On Thursday, November 20, 2014, at the Bornstein Amphitheater at Brigham and Women’s Hospital, CLBB and the Boston Society for Neurology and Psychiatry co-sponsored a talk by Steven Pinker, renowned Harvard cognitive psychologist, linguist, and popular author, to discuss his most recent book, The Sense of Style: The Thinking Person’s Guide to Writing in the 21st Century. Video of the event is included below in its entirety and at our Vimeo page. Continue reading »
While we may believe that we choose and direct our movements consciously, the physiology of human motor control provides compelling evidence that this sense of conscious decision – free will – is a perception only.
On Thursday, October 2, 2014, at the Bornstein Amphitheater at Brigham and Women’s Hospital, CLBB and the Boston Society for Neurology and Psychiatry co-sponsored an event exploring how an understanding of human motor control can contribute to the question of free will. Video of the event is included below in its entirety and at our Vimeo page. Continue reading »
On September 12-14, 2014, the Atlanta Neuroethics Consortium was held at Georgia State University. The topic, Neuro-Interventions and the Law: Regulating Human Mental Capacity, brought together leading scholars on philosophy, neuroscience, law, cognitive and clinical psychology, psychiatry, and bioethics. The participants included Judge Andre Davis, Nita Farahany, Stephen Morse, Francis Shen, Walter Sinnot-Armstrong, Nicole Vincent, and Paul Root Wolpe. The conference panels, talks, and keynotes addressed pressing issues about managing and appropriately utilizing novel neuroscientific technologies as they relate to legal issues. Continue reading »
The current opiate epidemic has spurred long-overdue scrutiny on the pharmaceutical production and distribution of opiate medication, but it also raises questions of public policy and law regarding the regulation of medical access to and use of opiate medications with high potential for addiction. Expert panelists will address the challenges that arise from efforts to balance restrictions on access to opiates to limit addiction while also preserving sufficient access for legitimate medical management of pain.
This event will take place on Monday, April 3, 2017 at 12:00 pm in Austin Hall, West Classroom (111), Harvard Law School. It is free and open to the public. Lunch will be provided. Continue reading »
Why do emotions feel automatic and uncontrollable? Does rational thought really control emotion? How does emotion affect disease? How can you make your children more emotionally intelligent?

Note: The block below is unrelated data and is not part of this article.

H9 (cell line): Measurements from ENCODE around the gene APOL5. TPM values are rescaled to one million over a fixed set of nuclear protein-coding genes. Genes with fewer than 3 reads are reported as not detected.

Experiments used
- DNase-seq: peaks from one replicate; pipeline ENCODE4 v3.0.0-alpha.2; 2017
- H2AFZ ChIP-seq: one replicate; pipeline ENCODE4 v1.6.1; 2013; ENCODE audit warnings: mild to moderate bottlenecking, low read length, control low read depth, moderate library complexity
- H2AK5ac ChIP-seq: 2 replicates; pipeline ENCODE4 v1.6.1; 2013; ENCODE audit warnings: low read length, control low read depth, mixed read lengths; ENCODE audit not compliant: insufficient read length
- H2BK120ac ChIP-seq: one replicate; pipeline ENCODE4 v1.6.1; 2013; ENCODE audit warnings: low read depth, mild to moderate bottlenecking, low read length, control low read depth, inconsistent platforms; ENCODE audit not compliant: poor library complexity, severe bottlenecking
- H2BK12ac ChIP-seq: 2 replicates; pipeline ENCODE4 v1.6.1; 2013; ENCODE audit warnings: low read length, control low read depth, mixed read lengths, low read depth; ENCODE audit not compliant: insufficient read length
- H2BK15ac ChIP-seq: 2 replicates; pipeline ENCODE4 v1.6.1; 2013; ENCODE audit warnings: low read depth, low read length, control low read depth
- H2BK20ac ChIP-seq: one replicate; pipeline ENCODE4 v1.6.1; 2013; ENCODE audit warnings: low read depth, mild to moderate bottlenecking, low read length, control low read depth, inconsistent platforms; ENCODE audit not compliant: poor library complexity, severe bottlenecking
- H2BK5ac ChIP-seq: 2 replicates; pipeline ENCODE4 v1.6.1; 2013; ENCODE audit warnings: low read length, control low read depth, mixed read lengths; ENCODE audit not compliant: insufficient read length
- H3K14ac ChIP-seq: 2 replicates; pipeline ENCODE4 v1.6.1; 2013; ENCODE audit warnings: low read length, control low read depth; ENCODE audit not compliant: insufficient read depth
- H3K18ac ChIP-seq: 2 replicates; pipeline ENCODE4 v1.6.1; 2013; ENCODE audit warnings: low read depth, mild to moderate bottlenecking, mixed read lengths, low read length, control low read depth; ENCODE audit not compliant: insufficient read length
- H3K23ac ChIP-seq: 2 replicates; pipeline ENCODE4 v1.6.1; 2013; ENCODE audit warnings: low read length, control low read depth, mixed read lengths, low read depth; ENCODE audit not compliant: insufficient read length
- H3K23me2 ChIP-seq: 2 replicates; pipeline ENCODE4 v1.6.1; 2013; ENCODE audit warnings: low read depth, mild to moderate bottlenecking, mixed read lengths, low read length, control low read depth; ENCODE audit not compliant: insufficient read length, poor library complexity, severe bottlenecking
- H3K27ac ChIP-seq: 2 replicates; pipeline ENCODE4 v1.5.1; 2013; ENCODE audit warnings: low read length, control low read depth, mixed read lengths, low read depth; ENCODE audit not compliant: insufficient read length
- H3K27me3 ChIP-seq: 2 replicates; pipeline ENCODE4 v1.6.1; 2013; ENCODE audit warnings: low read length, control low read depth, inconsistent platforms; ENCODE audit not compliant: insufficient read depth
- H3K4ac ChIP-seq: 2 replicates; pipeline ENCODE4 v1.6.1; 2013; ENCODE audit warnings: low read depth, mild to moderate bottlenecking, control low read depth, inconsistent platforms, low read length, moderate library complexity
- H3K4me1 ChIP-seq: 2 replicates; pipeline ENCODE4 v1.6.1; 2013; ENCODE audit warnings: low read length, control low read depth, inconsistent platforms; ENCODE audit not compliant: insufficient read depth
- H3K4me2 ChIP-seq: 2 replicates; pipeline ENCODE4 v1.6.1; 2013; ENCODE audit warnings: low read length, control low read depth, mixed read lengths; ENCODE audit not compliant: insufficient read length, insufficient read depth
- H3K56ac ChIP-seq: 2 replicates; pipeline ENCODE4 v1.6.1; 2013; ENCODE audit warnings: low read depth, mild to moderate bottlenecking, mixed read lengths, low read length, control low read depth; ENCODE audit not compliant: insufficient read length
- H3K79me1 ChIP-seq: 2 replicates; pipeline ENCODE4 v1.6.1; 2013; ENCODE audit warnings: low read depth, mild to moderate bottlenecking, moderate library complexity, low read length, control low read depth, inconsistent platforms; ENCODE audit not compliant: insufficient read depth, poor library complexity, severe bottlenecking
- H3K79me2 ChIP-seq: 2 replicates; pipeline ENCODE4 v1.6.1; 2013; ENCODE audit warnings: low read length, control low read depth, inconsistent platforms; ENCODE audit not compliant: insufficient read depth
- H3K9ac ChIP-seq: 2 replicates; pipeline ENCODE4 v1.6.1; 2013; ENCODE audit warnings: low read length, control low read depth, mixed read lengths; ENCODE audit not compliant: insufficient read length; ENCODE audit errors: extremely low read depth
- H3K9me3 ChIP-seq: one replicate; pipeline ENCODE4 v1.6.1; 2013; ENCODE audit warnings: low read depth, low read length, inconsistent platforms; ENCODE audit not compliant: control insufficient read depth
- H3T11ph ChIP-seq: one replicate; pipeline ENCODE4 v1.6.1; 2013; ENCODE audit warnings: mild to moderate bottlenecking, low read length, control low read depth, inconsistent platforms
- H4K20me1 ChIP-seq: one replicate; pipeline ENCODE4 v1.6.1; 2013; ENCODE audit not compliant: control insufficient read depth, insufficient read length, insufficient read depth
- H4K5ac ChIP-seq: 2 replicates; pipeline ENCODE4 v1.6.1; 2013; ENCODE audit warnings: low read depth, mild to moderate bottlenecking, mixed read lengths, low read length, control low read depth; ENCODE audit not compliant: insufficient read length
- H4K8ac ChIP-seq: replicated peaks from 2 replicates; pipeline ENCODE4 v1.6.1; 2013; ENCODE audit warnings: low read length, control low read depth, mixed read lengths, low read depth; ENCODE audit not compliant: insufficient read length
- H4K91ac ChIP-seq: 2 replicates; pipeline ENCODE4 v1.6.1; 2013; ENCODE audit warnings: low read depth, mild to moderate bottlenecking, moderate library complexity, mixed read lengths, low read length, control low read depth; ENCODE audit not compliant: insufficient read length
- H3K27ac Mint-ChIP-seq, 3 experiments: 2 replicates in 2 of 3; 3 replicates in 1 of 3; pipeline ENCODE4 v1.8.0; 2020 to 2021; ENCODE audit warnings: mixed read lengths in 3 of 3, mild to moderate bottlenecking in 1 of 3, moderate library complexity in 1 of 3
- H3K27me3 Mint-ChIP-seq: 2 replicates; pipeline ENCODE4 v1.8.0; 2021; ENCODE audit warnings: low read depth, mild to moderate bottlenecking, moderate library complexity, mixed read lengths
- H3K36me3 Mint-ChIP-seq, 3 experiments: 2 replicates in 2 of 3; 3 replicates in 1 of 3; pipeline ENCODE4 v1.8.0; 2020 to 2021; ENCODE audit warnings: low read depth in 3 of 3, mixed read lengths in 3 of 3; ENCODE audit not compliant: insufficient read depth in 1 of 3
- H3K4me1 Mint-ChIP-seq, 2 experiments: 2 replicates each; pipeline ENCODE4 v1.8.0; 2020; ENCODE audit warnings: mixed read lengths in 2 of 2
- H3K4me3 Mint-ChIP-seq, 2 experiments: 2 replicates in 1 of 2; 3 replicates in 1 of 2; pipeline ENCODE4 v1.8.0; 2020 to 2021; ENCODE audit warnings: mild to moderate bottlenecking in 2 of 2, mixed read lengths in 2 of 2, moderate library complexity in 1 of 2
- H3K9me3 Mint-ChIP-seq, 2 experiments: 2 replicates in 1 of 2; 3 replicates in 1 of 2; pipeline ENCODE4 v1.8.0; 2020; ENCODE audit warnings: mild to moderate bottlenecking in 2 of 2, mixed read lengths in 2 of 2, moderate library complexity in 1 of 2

A new theory of how the brain constructs emotions could revolutionize our understanding of the human mind.
How Emotions Are Made answers these questions and many more, revealing the latest research and intriguing practical applications of the new science of emotion, mind, and brain. Join psychologist and neuroscientist Dr. Lisa Feldman Barrett as she discusses her new book and its implications for psychology, health care, the legal system, and more. CLBB Faculty Member Dr. Joshua Buckholtz (of the Harvard University and Massachusetts General Hospital) will serve as a commentator, while New York Times editor James Ryerson will moderate the conversation and subsequent audience Q&A.
This event will be held on Thursday, April 13, 2017, at Brigham and Women’s Hospital, Bornstein Amphitheater, from 7:00-8:30 pm.
This event is free and open to the public. A brief reception will precede the event from 6:30-7:00 PM.
Join us for a film screening and panel discussion on challenges that arise from tragic acts of community violence. The event will begin with a screening of Newtown, a documentary examining the impact of the mass shooting at the Sandy Hook Elementary School in December 2012. The screening will be followed by a panel of experts in health law policy, the neurobiology of trauma, and community approaches to violence in a discussion of public health, gun violence, and responses to community trauma. Discussion will highlight the issue of “healing the helpers”—the first responders, medical staff, clergy, mental health providers, and others who respond to the needs of victims, families, and communities in the wake of community violence.